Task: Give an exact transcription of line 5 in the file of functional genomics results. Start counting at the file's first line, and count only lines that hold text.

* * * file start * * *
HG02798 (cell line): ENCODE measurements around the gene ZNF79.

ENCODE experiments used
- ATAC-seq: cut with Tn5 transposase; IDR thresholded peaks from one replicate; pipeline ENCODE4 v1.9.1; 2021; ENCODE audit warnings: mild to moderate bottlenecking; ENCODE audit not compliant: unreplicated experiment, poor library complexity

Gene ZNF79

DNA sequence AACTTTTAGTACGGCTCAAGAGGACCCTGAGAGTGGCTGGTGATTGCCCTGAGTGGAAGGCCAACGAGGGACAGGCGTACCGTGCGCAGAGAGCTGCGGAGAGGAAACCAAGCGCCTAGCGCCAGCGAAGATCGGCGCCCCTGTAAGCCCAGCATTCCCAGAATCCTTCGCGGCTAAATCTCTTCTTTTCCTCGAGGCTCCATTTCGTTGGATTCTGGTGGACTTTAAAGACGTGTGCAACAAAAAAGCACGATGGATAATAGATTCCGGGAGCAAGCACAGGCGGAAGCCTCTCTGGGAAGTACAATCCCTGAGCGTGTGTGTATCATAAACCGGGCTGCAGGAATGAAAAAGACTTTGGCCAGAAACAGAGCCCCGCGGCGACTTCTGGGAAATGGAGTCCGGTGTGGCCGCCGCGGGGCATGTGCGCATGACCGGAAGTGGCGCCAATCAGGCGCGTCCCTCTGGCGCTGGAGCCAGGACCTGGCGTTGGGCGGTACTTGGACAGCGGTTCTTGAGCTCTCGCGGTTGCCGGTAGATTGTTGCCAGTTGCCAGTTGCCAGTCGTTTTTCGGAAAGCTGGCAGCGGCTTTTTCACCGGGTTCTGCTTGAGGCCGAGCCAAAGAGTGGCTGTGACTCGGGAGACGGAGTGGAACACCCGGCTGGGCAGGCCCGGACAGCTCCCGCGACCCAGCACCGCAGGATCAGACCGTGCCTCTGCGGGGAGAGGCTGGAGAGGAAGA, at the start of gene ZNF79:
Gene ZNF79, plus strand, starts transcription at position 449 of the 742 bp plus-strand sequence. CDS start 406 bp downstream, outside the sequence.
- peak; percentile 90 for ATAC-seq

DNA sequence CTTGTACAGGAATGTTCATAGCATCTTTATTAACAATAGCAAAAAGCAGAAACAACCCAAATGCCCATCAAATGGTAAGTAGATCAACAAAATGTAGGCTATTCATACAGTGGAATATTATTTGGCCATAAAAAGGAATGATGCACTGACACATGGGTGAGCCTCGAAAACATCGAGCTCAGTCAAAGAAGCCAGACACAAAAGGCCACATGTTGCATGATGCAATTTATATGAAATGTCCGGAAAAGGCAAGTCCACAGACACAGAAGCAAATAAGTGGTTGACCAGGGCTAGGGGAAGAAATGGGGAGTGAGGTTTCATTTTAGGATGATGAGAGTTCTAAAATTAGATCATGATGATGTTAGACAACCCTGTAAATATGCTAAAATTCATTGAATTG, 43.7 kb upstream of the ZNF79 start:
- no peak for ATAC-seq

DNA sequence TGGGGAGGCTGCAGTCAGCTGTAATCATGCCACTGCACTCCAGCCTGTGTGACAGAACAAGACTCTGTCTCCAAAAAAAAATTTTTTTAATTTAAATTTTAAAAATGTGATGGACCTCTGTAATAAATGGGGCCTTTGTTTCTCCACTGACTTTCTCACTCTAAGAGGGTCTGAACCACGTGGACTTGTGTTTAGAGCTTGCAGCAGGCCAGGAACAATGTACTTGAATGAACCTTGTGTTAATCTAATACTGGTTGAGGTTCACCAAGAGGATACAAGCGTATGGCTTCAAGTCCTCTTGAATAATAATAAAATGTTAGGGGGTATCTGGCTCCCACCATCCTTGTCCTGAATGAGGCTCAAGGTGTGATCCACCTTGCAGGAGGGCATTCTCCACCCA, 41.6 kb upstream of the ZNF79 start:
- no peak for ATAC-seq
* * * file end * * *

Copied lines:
DNA sequence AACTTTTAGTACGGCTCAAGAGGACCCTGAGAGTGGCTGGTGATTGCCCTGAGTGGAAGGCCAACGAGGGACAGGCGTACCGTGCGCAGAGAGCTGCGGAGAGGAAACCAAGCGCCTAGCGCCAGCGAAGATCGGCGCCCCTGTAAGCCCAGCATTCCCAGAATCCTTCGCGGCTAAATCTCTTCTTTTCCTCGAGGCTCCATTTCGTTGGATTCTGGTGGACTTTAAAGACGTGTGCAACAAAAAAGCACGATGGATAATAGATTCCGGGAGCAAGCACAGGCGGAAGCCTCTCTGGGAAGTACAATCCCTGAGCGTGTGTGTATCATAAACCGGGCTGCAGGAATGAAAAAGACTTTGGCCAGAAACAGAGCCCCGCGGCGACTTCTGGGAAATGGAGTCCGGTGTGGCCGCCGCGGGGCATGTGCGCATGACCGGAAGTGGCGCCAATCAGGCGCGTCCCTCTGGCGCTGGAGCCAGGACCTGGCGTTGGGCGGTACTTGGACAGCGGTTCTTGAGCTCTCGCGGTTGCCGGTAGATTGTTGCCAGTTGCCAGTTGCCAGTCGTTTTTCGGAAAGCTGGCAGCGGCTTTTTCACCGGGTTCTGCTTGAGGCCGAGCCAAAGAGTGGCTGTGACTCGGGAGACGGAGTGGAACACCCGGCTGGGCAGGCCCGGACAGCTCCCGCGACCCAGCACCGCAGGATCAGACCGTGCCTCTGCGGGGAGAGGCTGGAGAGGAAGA, at the start of gene ZNF79: